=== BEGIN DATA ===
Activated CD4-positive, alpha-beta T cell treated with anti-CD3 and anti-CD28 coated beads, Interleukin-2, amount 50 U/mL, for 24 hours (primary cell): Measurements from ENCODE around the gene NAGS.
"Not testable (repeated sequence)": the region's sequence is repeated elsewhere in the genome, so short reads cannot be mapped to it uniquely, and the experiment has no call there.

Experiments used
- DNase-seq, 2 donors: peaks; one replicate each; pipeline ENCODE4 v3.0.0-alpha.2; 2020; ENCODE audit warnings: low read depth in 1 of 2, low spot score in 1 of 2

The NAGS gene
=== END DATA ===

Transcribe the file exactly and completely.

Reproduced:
Activated CD4-positive, alpha-beta T cell treated with anti-CD3 and anti-CD28 coated beads, Interleukin-2, amount 50 U/mL, for 24 hours (primary cell): Measurements from ENCODE around the gene NAGS.
"Not testable (repeated sequence)": the region's sequence is repeated elsewhere in the genome, so short reads cannot be mapped to it uniquely, and the experiment has no call there.

Experiments used
- DNase-seq, 2 donors: peaks; one replicate each; pipeline ENCODE4 v3.0.0-alpha.2; 2020; ENCODE audit warnings: low read depth in 1 of 2, low spot score in 1 of 2

The NAGS gene